Palmyra Liberated: A Win For Civilization – Part I

Dear Readers:

Thoughout the history of the human race, there are many times when it seems like Team Barbarian is scoring all the goals, and that life is hopeless.  But then, sometimes at the darkest hour, Team Civilization rallies, comes from behind, shoots to score, and wins the game, in a thrilling squeaker.  Yesterday was such a moment.  The entire civilized world rejoiced at the news that the vile head-chopping barbarians of ISIS/Daesh have been driven out of the ancient Syrian city of Palmyra.

Statues seem to be saying, “Bye bye, Daesh, don’t come back!”

And I noticed right away, as I was putting this post together, just how many of my favorite  “categories” this story fit into:

  • Art Criticism – because we are talking about antiquities, works of art, and irreplaceable treasures.
  • Breaking News – because the liberation of Palmyra just broke over the weekend, and is a huge event.
  • Friendship of Peoples – because this victory was made possible by the friendship and cooperation of various ancient peoples, including Arabs, Russians and Persians.  Because friendship means that sometimes you have to fight for your friend.  Especially when he is being targeted unfairly by a bully.
  • Human Dignity – because the right to enjoy art and celebrate one’s national heritage, is a human right.  And nobody has the right to blow up ancient monuments that were built by somebody else’s forefathers.  Especially when these works are internationally recognized cultural treasures.
  • The Great Game – because Syria’s ordeal, and the suffering of millions of people at the hands of vicious barbarians, is simply an amusing “game of thrones” to certain individuals.  I am talking about the 1% (aka our “Lords and Masters” of the Deep State) who,  in their endless quest for wealth and power, carelessly and cynically play with the lives of the masses.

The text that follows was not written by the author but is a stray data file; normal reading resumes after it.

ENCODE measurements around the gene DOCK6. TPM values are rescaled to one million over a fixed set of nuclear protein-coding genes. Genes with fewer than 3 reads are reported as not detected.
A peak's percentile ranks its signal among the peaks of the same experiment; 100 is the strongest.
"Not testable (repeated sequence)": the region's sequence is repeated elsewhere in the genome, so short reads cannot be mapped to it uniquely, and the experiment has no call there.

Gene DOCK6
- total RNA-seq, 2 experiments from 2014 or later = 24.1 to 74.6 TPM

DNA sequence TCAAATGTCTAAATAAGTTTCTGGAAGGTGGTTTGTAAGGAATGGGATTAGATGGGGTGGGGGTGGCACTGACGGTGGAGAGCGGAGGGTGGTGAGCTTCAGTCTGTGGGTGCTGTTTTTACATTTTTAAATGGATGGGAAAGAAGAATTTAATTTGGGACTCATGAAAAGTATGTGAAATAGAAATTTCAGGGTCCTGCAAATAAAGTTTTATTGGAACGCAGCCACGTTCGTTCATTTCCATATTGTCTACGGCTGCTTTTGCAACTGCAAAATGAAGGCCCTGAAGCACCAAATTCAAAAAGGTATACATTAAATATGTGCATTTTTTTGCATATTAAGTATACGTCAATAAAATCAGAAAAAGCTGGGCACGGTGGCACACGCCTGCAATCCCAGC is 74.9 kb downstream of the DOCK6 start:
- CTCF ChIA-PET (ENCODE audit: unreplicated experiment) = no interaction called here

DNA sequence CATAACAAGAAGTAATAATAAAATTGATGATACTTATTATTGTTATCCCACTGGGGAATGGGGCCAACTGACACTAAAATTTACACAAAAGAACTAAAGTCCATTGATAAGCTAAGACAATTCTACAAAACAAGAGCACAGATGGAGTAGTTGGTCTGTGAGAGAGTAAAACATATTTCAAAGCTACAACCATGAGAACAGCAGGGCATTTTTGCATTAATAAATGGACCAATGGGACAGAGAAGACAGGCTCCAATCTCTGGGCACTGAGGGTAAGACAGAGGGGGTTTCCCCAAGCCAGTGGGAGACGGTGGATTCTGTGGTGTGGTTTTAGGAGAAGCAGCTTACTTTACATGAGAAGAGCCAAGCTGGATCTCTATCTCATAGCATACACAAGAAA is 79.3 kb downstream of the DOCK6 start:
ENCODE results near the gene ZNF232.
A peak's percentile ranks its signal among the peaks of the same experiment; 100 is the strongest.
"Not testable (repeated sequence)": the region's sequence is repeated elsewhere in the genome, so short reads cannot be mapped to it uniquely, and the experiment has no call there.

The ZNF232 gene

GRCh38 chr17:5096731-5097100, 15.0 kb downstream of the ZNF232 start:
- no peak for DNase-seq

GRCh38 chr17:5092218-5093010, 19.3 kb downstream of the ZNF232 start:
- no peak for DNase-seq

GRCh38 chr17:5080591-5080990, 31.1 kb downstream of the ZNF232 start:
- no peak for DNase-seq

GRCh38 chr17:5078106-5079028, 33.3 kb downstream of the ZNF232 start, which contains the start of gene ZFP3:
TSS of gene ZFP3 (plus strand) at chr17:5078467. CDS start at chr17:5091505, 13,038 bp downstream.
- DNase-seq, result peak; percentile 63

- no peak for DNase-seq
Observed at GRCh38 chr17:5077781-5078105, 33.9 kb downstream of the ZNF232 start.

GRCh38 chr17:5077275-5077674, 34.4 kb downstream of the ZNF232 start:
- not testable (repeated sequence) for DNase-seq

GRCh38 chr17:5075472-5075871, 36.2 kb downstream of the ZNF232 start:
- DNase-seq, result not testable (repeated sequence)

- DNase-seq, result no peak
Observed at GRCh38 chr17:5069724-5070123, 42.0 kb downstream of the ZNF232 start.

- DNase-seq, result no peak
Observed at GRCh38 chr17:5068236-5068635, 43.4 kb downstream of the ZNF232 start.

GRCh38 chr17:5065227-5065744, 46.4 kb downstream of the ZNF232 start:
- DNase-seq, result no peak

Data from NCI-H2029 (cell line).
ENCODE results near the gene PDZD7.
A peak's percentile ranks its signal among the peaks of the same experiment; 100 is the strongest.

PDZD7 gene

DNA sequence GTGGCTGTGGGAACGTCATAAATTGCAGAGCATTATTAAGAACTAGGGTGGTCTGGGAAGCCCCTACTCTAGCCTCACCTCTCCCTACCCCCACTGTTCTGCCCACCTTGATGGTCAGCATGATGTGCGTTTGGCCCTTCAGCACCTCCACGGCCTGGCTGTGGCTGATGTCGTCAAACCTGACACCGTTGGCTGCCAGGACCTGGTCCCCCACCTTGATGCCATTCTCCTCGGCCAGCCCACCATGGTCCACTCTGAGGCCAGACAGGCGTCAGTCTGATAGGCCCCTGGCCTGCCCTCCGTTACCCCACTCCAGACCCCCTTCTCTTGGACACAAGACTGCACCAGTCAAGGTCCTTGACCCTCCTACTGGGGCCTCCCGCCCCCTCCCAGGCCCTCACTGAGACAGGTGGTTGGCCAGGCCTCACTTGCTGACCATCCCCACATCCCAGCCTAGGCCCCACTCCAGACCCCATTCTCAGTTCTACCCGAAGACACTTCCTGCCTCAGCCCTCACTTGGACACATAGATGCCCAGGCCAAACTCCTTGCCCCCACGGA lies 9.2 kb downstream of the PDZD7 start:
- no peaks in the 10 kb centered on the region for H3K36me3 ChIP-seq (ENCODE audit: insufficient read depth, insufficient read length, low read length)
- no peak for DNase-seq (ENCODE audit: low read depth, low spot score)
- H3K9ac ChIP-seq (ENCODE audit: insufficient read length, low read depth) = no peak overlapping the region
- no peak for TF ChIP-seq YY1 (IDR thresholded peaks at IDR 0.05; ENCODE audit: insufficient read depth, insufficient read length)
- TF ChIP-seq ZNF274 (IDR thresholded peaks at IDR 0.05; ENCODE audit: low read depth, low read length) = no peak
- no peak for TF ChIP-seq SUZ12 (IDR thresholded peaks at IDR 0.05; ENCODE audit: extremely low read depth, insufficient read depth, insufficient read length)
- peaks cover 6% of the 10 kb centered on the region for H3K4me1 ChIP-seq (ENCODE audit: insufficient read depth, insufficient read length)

• True Crime – because the looting of Palmyra was a criminal act and war crime.

Weep for the loss…. and then rebuild – that’s the ancient way.

In my post, which I plan to do in 2 parts (possibly 3) I want to focus, not so much on the military victory, of which the courageous Syrian soldiers can be rightfully proud.  But rather on the issue of the priceless arts and antiquities which were put at risk.  Much has been destroyed by the raping-looting headchoppers.  But not all is lost.  Soon the process of restoration will begin, but it is going to take a lot of time and work, not to mention money, to set things right again.  (Hint: if there are wealthy philanthropists out there who care about art, this is something they could help with, because the governments involved do not possess the tremendous resources that are going to be needed to fix this mess.)

Destruction of Priceless Antiquities

I begin with this account from the Russian newspaper VZGLIAD.  After the Syrian army liberated Palmyra from the headchoppers, Syrian President Assad expressed his gratitude and recognition to the Russians, saying the victory would not have been possible without their assistance.  In addition to Russians, Iranian officers and Hezbollah also deserve a lot of credit for this success.  And no thanks whatsoever go to the USA, whose spokesperson, Mark Toner, could not even bring himself to say, that he longed for ISIS defeat.